Just over two years after leaving his longtime post on The Late Show, David Letterman has announced his return to television with a new Netflix show. The series, due out next year, will consist of six hourlong episodes that combine longform interviews with outside-the-studio segments. So much for retirement!
It’s a bit of a surprising move for Letterman, who seemed at peace with his newfound laid-back lifestyle—though maybe that was just the beard—but there’s no doubt that this show is tailored to his strengths of interviewing and wryly interacting with the strangeness of the world. He’s shown an interest in the latter, traveling to India in 2015 and interviewing Prime Minister Narendra Modi for Years of Living Dangerously, a National Geographic documentary series about climate change. Along with a show built around his interests, the freedom and ever-expanding, ready-made audience of Netflix was evidently enough to get him to put down the fishing rod.
In many ways, Letterman’s retirement has resembled Jon Stewart’s. Both left labor-intensive comedy shows to focus on more pointed personal projects. Both leaned into the facial hair and made efforts to save segments of the world (in Letterman’s case, the climate, and in Stewart’s, the animals). And both admitted that they regretted receding from the spotlight just before the start of the Trump era, leaving behind an environment primed for debate and humor. Just a few months after his retirement, Letterman made an appearance on Martin Short and Steve Martin’s A Very Stupid Conversation Show, where he joked, “I was complacent, I was satisfied, I was content, and then a couple of days ago Donald Trump said he was running for president. I’ve made the biggest mistake of my life, ladies and gentleman.” Now, they’re both returning—Stewart to HBO with a series of comedy specials, and Letterman to Netflix.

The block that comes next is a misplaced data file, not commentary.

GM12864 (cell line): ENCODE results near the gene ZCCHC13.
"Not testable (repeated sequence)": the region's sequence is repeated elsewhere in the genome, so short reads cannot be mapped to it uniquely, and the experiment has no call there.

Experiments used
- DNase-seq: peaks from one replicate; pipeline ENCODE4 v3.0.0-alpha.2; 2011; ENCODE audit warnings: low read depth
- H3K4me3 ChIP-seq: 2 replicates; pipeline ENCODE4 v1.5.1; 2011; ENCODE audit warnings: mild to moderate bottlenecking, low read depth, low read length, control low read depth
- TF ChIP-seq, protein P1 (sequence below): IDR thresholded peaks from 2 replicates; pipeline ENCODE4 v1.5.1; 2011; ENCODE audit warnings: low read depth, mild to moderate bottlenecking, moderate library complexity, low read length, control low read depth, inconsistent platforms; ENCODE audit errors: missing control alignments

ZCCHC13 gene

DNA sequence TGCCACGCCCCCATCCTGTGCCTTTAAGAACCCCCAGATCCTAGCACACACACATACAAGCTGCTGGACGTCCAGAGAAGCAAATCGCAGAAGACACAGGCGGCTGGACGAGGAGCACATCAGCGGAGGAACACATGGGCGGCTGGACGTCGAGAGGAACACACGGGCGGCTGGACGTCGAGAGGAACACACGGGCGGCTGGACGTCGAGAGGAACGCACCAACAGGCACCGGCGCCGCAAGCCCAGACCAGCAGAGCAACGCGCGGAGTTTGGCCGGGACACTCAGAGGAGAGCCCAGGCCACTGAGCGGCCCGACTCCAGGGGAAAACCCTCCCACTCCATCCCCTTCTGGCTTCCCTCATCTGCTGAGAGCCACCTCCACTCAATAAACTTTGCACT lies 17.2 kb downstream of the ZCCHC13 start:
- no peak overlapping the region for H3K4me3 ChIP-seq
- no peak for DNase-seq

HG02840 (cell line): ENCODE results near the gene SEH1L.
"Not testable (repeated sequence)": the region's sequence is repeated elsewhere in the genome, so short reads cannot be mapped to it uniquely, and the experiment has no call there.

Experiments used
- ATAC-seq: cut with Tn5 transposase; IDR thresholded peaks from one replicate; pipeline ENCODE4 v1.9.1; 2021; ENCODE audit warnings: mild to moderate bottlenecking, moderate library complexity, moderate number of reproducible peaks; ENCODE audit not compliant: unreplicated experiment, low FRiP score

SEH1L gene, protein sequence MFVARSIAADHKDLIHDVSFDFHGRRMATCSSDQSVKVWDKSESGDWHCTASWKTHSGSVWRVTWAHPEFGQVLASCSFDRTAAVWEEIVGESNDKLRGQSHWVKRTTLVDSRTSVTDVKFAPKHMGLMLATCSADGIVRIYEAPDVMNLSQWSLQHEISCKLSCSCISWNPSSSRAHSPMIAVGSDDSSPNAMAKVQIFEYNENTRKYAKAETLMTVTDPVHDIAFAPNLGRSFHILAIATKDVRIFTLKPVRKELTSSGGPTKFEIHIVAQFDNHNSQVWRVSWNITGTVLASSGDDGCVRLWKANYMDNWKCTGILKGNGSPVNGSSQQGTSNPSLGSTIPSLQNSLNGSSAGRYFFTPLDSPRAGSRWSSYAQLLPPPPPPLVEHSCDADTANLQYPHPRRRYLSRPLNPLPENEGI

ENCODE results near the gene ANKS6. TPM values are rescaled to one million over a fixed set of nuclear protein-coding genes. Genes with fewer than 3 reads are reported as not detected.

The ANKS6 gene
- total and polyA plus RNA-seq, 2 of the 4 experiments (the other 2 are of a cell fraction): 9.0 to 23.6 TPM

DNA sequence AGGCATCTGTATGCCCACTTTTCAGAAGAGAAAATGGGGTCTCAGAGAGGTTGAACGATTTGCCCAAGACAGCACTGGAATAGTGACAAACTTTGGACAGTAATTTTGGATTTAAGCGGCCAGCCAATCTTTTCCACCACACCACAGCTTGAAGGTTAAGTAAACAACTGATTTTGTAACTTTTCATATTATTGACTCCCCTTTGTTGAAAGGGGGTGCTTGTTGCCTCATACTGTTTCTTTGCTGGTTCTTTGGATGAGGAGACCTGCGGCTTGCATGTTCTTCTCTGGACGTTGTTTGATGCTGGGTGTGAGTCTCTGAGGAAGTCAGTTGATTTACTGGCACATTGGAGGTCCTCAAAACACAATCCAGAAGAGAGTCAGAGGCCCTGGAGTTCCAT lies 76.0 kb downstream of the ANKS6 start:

For Netflix, being the one to land Letterman’s first postretirement vehicle is a massive win, but it also signals a continued evolution in its programming. The service has been bolstering its slate of unscripted television in recent months, rolling out Bill Nye Saves the World in April and its first original reality series, Ultimate Beastmaster, in February, while also licensing reality shows like Terrace House that might be less familiar to American audiences. All of those shows joined Chelsea Handler’s Netflix talk show, Chelsea, which has a format that’s similar to Letterman’s proposed series. Adding the former Late Show host to that group seriously strengthens Netflix’s growing lineup of unscripted programming, while bringing in an older (built-in) audience that the service’s often-millennial-leaning choices don’t usually cater to.
Letterman seems to be finding that retirement is the perfect time to create exactly what he wants—to talk to the people who interest him and go to the places he wants to see, without the pressure of having to do it every day. And Netflix—as it should be—is more than happy to be the one to let him do that.